The Brexit project is in trouble. It is no longer popular, with large polling leads for rejoining. It isn’t working particularly well, with Britain’s economy certainly no better as a result of it and quite likely doing much worse. Investment is way down, which is alarming for the future. And most galling of all for the true believers, we are already beginning to move back to alignment with Europe. We are back in the Horizon programme. We have given up trying to modify the bit of the agreement that leaves Northern Ireland in the single market. We aren’t going to have a UK equivalent to the CE mark after all.
But the political situation is even worse. The support for Brexit came primarily from a faction in the Conservative Party. That faction used to be solid and influential. It is now much less so. It would still be a very brave Tory that would risk upsetting the Europhobes, but they don’t seem to have the ability to set the agenda in the way they used to. They certainly haven’t been able to put up a fight against recent climbdowns.
But even if they were able to maintain their grip on the party, the party looks set to lose its grip on power. If the current polling continues, there is every chance the Conservatives will be out of power within 18 months. Labour, the likely next government, have been avoiding the subject. But they have indicated that they plan to make Brexit work rather than reverse it. This is understandable, if not particularly admirable. Their route to power runs through many constituencies that voted strongly to leave. But their members are very much pro-EU, and their voters are not far behind. And what Labour will say and do when their problem is holding power will likely be pretty different from what they must do to win it in the first place. All in all, it is a pretty grim situation for the true believers. Is it really possible that we will be back in the EU after all?
There are two threads they cling onto.
The first is that although people regret leaving and want to return, they might not want to go through the pain of the transition again. And maybe the EU won’t want us in any case. These aren’t very inspiring, of course. Telling somebody you can’t have what you want because it is too difficult or because nobody likes you is a pretty miserable state of affairs. But some Brexiters are going for it, even if you get the feeling that they are trying to convince themselves rather than to win over anyone to their point of view.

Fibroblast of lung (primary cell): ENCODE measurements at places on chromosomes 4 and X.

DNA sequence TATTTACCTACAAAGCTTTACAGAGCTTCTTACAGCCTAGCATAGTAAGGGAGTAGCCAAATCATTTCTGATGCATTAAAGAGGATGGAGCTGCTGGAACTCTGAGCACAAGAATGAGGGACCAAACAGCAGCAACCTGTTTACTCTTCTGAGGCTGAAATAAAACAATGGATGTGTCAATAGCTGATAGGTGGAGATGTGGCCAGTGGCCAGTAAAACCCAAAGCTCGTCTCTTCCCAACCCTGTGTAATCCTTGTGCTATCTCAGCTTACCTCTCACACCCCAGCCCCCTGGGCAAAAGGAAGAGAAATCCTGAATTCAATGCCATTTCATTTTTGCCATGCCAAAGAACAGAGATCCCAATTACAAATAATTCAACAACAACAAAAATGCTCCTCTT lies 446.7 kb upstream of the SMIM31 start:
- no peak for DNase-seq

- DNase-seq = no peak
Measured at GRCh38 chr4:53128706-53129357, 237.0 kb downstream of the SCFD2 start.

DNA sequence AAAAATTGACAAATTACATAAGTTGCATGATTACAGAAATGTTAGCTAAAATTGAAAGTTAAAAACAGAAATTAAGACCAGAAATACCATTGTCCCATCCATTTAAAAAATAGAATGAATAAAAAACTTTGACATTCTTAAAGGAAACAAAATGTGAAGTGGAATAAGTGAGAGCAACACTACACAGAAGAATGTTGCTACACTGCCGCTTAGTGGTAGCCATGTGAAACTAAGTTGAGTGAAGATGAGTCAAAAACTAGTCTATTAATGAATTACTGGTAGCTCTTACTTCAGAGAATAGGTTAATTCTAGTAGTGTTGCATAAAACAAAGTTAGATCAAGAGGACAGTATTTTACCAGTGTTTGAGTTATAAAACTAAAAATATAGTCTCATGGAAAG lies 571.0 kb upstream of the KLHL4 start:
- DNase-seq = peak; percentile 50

There is some polling that is just about consistent with what they are saying. An Omnisis survey early in September found that the majority wanting to rejoin the EU fell by about half if a follow-up question was offered asking if there was a requirement to give up the pound. The wording of these kinds of surveys can have a big impact on the type of answer you get, of course. It would be bold to conclude that this meant that they would come to the same judgement faced with an actual choice in the real world.
But would we have to merge the Pound and the Euro if we were to rejoin? It is a requirement for new members, but we are not new members. We are returning members. Fudging rules like this is a long tradition in Europe. And in fact, we have form on fudge on exactly this issue. Gordon Brown came up with some tests that were ostensibly to determine whether or not we should join the Euro but were, in reality, a way of keeping it on the agenda without actually doing anything. That way, the Europeans could be told we were working on it, and the public could be assured nothing was actually about to happen.
Also, the Pound is no ordinary currency. The Pound is held by investors and governments worldwide in large quantities. This gives us quite a few advantages, of which the biggest is lower borrowing costs. The Euro is an even bigger reserve currency and can charge even lower interest rates. Merge the Pound and the Euro, and both the UK and Eurozone would be better off.
If you do it correctly. Do it incorrectly, and you could do a lot of damage – as the ERM crisis of 1992 showed. I think the politics of rejoining would require putting off any merger until the waters were calm enough for it to be done safely. People like myself who would like to join the Euro must be patient. But the prospect of a time in the future where people can be offered lower borrowing costs is something to look forward to.
There are plenty of other ways out of this supposed problem. If the people running the EU want us back, which we know a lot of them do because they say so, there is a way they could speed it up. They could offer the UK a special deal where we could join without joining the Euro – with a time limit. That would create a very special dynamic. This would be especially helpful for a U.K. govt elected without a promise to rejoin. “We didn’t ask for this, but you can now decide.” With good timing and a bit of luck that could do the trick nicely.
So there really isn’t a set of magic gates keeping the UK out of the EU. Things might change. Events have a habit of overturning assumptions. But as it stands the direction of travel is clearly back in and there is more than one route we could follow.